When the film doesnt always play it by the book

PUBLISHED: 21:32 17 November 2009 | UPDATED: 15:45 20 February 2013

The Chronicles of Narnia: Prince Caspian (2008) Diector Andrew Adamson. Picture: The Tyneside Cinema

The Chronicles of Narnia: Prince Caspian (2008) Diector Andrew Adamson. Picture: The Tyneside Cinema

The recently-revived Tyneside Cinema in Newcastle has reinvented the traditional book club, to look at big screen adaptations - and maybe work out why the director did that to the ending WORDS BY TONI MARIE FORD

Your favourite novel of all time is to be adapted for the screen by your favourite director. 'Fantastic!' you shout. But it seldom is, and you leave the cinema disappointed, irritated, and dissatisfied. You knew the film would never be as good as the book. It seems few adaptations escape critical backlash and yet still the public still flocks to see them.

Now Newcastle's recently-revived Tyneside Cinema has reinvented the traditional "book club", inviting us to delve deeper into big screen adaptations of books and maybe work out why the director changed the perfectly reasonable ending.

Brideshead Revisited, adapted from the 1945 Evelyn Waugh novel, was the first film to be dissected by local film and literature lovers. Released in October last year, the film, directed by Julian Jarrold, opened to a torrent of criticism. You may have loved devouring the book, but the film leaves a bitter taste.

Dr James Annesley of Newcastle University, a guest speaker at Tyneside Cinema's book club, understands this reaction. 'Readers imagine they own the story once they have read the book and feel somehow betrayed by a retelling of it that doesn't match their own version.' As crucial parts of much-loved stories are cut, endings are changed and characters don't look anything like you imagined, the urge to tut, sigh and shake your head under the cover of a dark cinema is hard to resist.

As James points out: 'Unlike many other forms of culture, an adaptation has a yardstick against which it can be measured - a ready point of comparison against which it can, often, pale.' Even children's films can be subject to an unforgiving reaction, yet are often extremely successful commercially.

In recent years C S Lewis's magical Chronicles of Narnia has been reworked into two feature films and J K Rowling's remarkably prosperous Harry Potter books into five (so far); the combination of which accounts for seven of the top ten grossing films from children's books of all time.

The more cynical among us may say that children are simply content to cut out the 600-page middle man and see their favourite characters ready-made in all their Widescreen, Technicolor, and Digital Surround Sound glory. Yet the success of these films and the novels which came before them speaks for itself.

Clearly there is no easy formula for directors who adapt novels. Change it too much or don't change it enough and you're left with the same problem. It's difficult to celebrate or even accept that both the novel and the film exist on their own merits, especially when the words of a novel which have moved you and influenced your life are bought by Hollywood, only to be hacked apart and stitched back together into a synthetic clich of what they once were.Imaginative retelling of well-known stories can avoid this, often creating something much more satisfying than a copycat director who plays it too safe, using the novel as a manual to making the film.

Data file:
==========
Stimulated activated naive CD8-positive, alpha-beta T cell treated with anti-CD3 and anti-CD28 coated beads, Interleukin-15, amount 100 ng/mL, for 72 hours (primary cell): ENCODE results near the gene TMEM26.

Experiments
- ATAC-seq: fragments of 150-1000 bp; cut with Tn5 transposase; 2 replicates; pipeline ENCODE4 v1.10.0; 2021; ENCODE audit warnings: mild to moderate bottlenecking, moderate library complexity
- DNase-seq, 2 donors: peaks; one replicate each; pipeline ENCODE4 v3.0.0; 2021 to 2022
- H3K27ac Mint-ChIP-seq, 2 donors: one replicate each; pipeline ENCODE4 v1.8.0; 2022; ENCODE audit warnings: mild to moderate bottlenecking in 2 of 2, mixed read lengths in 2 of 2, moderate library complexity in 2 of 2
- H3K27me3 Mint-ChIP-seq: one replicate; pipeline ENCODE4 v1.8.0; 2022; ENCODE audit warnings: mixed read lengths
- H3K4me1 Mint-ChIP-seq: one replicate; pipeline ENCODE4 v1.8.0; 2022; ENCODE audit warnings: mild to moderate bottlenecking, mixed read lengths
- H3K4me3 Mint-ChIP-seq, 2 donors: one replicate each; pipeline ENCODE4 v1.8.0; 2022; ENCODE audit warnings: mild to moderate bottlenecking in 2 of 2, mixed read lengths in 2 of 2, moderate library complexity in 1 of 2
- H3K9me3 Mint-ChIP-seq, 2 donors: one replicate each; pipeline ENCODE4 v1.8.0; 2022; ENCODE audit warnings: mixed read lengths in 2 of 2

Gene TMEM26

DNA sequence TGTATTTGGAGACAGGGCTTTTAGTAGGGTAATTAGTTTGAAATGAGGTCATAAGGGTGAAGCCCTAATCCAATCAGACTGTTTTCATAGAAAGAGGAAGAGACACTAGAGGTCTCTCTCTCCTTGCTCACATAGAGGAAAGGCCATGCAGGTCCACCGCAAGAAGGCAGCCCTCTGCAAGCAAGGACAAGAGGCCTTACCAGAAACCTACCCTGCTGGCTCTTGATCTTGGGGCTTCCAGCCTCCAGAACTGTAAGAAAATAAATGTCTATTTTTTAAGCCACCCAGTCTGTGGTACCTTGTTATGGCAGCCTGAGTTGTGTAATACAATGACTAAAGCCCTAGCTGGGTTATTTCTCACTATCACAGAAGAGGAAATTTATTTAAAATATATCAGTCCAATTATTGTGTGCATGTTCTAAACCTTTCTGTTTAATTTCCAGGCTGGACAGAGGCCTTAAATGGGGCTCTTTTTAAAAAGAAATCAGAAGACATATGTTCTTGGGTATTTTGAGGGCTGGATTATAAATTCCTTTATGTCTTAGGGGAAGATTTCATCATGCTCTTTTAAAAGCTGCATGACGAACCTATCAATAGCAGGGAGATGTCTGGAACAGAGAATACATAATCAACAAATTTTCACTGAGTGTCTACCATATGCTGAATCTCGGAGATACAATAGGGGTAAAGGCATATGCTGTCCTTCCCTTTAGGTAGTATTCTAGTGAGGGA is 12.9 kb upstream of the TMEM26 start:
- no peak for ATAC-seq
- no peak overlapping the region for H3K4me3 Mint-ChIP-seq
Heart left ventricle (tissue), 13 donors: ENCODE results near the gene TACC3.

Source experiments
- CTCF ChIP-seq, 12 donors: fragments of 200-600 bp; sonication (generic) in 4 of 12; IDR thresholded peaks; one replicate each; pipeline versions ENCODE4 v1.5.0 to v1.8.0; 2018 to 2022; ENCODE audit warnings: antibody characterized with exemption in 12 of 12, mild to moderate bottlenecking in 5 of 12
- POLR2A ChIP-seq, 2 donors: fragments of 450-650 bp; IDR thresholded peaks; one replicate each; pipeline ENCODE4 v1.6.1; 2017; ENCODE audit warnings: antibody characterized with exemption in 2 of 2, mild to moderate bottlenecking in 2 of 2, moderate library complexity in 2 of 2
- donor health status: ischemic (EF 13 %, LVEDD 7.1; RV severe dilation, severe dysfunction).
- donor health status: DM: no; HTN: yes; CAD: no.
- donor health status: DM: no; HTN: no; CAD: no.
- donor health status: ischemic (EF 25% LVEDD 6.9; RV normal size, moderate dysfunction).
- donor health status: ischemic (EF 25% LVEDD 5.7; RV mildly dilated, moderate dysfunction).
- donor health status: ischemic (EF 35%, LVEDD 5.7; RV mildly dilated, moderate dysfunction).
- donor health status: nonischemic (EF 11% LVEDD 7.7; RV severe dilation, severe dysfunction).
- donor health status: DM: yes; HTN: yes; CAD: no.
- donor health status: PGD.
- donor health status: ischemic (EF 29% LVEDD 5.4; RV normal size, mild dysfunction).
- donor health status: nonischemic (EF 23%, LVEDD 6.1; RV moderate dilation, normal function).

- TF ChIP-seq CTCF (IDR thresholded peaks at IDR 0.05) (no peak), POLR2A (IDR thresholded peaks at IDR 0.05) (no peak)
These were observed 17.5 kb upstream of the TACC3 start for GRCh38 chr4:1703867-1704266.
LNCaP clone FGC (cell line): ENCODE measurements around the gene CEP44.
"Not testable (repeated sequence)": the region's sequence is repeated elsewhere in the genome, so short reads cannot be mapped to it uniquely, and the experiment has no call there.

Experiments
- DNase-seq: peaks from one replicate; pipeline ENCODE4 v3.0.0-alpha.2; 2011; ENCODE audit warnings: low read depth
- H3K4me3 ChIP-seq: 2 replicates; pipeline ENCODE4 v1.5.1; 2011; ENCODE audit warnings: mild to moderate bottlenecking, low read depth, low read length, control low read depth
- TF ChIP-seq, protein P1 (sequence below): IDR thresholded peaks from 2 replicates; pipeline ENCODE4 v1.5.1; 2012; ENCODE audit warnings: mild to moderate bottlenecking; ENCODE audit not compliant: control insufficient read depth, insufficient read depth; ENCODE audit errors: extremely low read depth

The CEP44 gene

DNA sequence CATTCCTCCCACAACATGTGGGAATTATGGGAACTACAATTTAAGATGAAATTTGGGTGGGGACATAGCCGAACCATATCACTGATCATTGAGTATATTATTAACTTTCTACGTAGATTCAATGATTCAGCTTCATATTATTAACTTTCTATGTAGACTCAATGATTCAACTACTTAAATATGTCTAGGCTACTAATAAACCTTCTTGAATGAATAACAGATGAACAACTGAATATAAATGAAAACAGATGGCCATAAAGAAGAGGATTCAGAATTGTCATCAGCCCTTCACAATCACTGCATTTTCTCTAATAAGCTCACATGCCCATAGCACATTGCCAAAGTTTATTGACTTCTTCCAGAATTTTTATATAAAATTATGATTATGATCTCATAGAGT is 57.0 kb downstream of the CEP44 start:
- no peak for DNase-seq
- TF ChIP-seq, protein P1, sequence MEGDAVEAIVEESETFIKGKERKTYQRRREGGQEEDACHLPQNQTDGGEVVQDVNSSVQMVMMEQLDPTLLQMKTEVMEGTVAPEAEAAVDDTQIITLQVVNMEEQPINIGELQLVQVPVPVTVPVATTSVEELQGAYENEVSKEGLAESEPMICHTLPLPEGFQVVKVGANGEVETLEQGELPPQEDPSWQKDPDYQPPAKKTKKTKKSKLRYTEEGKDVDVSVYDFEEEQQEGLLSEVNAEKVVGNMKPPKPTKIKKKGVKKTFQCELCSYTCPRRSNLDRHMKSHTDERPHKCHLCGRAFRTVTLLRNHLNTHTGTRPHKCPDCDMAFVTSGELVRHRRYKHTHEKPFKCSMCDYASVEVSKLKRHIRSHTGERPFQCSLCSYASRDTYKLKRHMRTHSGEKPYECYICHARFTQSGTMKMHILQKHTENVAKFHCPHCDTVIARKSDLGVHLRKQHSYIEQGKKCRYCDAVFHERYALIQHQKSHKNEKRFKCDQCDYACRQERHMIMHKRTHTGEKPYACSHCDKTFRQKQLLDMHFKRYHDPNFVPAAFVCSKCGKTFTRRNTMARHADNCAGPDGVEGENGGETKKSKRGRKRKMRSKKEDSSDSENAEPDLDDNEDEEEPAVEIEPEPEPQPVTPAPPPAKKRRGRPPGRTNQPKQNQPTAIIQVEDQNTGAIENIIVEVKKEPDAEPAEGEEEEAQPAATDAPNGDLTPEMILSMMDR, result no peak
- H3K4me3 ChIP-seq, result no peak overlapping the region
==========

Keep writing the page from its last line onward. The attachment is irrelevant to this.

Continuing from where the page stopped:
James agrees: 'In contemporary British cinema, you have Joe Wright who, in choosing well-trodden stories like Pride and Prejudice and Atonement, seems to be looking for a story that will have an easy currency. He doesn't do much that's interesting with the books, but simply puts them up on the screen for the audience to enjoy. Others, like Kevin MacDonald, who has adapted The Last King of Scotland and Touching the Void, are much more ambitious - they are looking for great stories with great settings and see them as a platform for projecting their own vision.'

Where does this leave Graham Greene who adapted his own novel Brighton Rock for the screen in 1947? The subject of last December's book club, Brighton Rock was very well received, particularly by Adam Baron; a leading authority on British crime writing and author of the Billy Rucker detective novels (Shuteye, Hold Back the Night, Superjack and It Was You).

Introducing the film, he described both the novel and film as being 'up there' and audience comments even went as far as to suggest that the film is more compelling than the novel. At times it seems adaptations can speak to us in a way the original novel doesn't. I learned to love Shakespeare's Romeo and Juliet during a high school English lesson, but only after watching Baz Lurham's 1996 adaptation and falling in love with the gorgeous Leonardo DiCaprio.

We're surrounded by intelligent and interesting adaptations which Tyneside Cinema's book club intends to investigate further. Future book clubs will look at adaptations of Cormac McCarthy's The Road and Alice Sebold's The Lovely Bones, to name but two. 'The events we've run so far have been really successful - even so, we're still only at the early stages of developing this project and hope it will develop further as we draw in more members and more speakers from the world of film and literature as word spreads and it grows', says James. Visit the www.tynecine.org for more information.

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